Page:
For the third time in as many years, state-level research conducted by the nonpartisan Midwest Economic Policy Institute (MEPI) shows the repeal of state prevailing wage laws has failed to produce any of the cost savings proponents promised, and has instead resulted in lower wages for workers, weakened apprenticeship systems, less overall bid competition, and more tax dollars being exported out-of-state.
Analyzing data from the U.S. Census Bureau, U.S. Department of Labor, and Wisconsin Department of Transportation, the report was authored jointly by researchers from the Midwest Economic Policy Institute and Colorado State University-Pueblo. Findings are consistent with pre-repeal analyses of Wisconsin’s construction sector published by Smart Cities Prevail and the State of Wisconsin’s Legislative Fiscal Bureau, as well as recent reports on other state-level prevailing wage repeals which showed similarly negative impacts in Indiana (2018) and West Virginia (2019).
“Politicians promised Wisconsin taxpayers that eliminating local minimum wage standards on public construction projects would save money and improve bid competition,” said study co-author and Illinois Economic Policy Institute (IEPI) Policy Director Frank Manzo IV. “But repeal has delivered neither. Worse, it has functioned as a jobs program for businesses and workers from outside of Wisconsin, while slashing blue-collar workers’ wages and weakening the state’s construction industry as a whole.”
Specifically, the report examined the per-mile cost of state highway projects both before and after the 2017 repeal of Wisconsin’s prevailing wage law. The data shows that the inflation-adjusted per-mile highway cost has increased by $52,000 following repeal of prevailing wage. Highway projects that did not receive any federal support were also more expensive per mile after repeal of prevailing wage.
Despite the lack of cost savings, the data shows that inflation-adjusted Wisconsin construction worker incomes declined by more than 6% – or more than $2,600 per year – and their likelihood of being covered by an employer-provided health insurance plan shrank by 4% after repeal. The research shows that the pay of private construction CEOs in Wisconsin grew by an average of 53% after repeal – or more than $93,000 per year – while the costly problem of worker turnover in the heavy and highway construction sector grew by 8% and cost overruns worsened.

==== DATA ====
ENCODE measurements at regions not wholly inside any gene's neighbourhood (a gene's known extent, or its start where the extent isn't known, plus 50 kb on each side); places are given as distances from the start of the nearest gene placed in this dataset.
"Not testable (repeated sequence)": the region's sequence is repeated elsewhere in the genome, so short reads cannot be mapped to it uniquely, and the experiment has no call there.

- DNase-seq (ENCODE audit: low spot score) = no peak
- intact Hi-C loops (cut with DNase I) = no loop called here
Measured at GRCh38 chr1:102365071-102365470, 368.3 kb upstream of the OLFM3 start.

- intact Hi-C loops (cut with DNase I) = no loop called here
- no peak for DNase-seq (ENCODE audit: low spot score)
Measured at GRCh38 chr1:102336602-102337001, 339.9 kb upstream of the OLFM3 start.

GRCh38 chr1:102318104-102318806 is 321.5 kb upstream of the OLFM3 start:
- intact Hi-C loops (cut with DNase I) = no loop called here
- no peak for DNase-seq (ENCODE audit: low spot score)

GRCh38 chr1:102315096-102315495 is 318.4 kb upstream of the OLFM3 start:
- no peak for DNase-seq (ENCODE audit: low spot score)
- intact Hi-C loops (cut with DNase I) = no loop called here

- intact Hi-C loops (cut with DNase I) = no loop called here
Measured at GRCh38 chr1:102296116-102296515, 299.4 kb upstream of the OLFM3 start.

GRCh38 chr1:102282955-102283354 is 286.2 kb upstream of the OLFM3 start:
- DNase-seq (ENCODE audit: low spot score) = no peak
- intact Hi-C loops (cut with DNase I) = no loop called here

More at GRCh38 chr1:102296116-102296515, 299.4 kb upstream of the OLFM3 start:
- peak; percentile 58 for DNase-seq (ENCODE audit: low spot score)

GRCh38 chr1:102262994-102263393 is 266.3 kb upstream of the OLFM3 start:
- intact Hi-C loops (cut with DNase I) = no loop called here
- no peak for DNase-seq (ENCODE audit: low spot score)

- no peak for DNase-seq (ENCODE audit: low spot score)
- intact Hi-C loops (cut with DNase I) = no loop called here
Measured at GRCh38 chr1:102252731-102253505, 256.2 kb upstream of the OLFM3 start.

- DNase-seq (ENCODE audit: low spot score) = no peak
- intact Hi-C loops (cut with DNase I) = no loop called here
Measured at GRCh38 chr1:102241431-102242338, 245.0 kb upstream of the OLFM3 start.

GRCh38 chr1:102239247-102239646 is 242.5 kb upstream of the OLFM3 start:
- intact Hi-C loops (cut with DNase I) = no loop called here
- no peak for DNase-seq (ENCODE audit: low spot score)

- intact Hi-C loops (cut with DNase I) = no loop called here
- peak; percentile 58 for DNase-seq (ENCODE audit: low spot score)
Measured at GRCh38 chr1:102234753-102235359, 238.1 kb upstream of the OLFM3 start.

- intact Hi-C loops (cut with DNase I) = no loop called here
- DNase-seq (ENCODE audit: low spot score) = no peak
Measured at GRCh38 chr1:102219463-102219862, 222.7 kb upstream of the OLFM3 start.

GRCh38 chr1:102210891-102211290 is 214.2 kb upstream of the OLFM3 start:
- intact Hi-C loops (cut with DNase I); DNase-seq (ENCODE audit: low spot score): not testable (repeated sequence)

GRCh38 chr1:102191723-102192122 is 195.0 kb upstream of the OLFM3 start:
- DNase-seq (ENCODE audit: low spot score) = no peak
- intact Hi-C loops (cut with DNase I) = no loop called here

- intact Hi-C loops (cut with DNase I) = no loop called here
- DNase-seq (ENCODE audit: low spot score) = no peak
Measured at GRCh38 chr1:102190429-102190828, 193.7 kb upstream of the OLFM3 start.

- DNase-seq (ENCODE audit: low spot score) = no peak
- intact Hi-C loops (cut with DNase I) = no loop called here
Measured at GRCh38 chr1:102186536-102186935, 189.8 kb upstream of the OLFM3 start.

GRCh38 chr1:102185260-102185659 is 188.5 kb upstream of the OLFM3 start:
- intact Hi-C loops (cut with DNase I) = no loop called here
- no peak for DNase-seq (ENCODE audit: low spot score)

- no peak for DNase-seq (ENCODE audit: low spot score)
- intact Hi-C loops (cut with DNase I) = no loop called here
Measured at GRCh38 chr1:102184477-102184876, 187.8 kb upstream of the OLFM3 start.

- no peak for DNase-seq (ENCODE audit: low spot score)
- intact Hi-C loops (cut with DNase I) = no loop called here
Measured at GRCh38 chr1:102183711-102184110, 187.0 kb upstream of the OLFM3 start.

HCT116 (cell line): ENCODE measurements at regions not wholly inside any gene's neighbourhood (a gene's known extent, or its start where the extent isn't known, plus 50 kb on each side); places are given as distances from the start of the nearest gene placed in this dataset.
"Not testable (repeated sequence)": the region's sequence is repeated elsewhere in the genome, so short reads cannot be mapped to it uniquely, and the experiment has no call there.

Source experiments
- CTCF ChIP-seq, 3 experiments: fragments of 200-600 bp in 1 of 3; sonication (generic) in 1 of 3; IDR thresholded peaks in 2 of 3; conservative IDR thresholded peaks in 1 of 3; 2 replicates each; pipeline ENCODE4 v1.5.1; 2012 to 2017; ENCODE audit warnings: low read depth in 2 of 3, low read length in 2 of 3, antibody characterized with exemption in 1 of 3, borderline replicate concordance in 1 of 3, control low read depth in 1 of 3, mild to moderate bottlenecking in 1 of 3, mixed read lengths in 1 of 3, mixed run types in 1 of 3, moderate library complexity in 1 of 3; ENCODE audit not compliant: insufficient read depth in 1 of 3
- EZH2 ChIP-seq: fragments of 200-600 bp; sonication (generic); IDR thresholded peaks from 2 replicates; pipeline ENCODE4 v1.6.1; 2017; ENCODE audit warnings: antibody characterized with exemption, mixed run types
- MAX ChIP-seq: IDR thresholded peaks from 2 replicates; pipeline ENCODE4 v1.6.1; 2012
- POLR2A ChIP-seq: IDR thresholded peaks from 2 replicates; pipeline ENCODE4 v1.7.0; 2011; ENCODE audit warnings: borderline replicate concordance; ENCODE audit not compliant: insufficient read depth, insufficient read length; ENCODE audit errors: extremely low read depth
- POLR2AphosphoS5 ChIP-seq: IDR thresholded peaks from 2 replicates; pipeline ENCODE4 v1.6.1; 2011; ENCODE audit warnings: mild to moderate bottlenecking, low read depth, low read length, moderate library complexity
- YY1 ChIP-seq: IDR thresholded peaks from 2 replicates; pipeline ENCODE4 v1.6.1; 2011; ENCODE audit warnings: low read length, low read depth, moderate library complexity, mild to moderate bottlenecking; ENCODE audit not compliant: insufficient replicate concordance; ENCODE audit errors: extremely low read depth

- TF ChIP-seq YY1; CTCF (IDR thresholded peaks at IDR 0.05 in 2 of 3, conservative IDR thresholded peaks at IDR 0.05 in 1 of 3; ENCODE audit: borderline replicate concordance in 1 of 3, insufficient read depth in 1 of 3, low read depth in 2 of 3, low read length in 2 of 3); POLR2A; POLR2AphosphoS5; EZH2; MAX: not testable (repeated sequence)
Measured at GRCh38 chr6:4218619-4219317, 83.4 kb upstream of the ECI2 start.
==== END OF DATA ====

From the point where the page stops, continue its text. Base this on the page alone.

“The actual observed changes in public construction spending since repeal of prevailing wage in Wisconsin underscore the longstanding academic consensus that the substitution of high-skilled local workers by lower-skilled, lower-wage, nonlocal workers does not produce cost savings,” said study co-author and CSU-Pueblo Economist Dr. Kevin Duncan. “Instead, it creates new inefficiencies in the form of workforce turnover, quality, cost overruns, and safety problems. And this does not even include the added cost shown in prior research that lower wages for construction workers increase reliance on public assistance programs.”
Researchers added that the lack of cost savings is magnified by the damage that prevailing wage repeal has done to Wisconsin’s economy and construction industry. According to project data from the Wisconsin Department of Transportation, the number of highway construction projects being awarded to firms from out-of-state has exploded by 60% since repeal – tens of millions of dollars that would have otherwise been invested in workers and businesses inside the Badger State. Overall bid competition has also shrunk by 16%.
Because prevailing wage laws also promote long-term investments in workforce training, the study suggests that Wisconsin’s repeal has also created new burdens for its construction industry. Between 2016 and 2019, growth in the number of Wisconsinites completing registered apprenticeship programs has lagged neighboring states with strong prevailing wage laws by 25%. The diversity of the state’s construction workforce also changed significantly, with the share people of color in the trades lagging neighboring states and the number of Wisconsin women working as construction workers dropping by 32% relative to neighboring states.
“A strong Wisconsin economy relies on a strong construction industry, and the industry relies on a stable supply of skilled workers,” added MEPI policy analyst and study co-author Jill Gigstad. “By all accounts, repeal of prevailing wage in Wisconsin has functioned as a low-wage jobs program for businesses in other states, while eroding the Wisconsin construction industry’s ability to train or compete for the skilled workforce it needs.”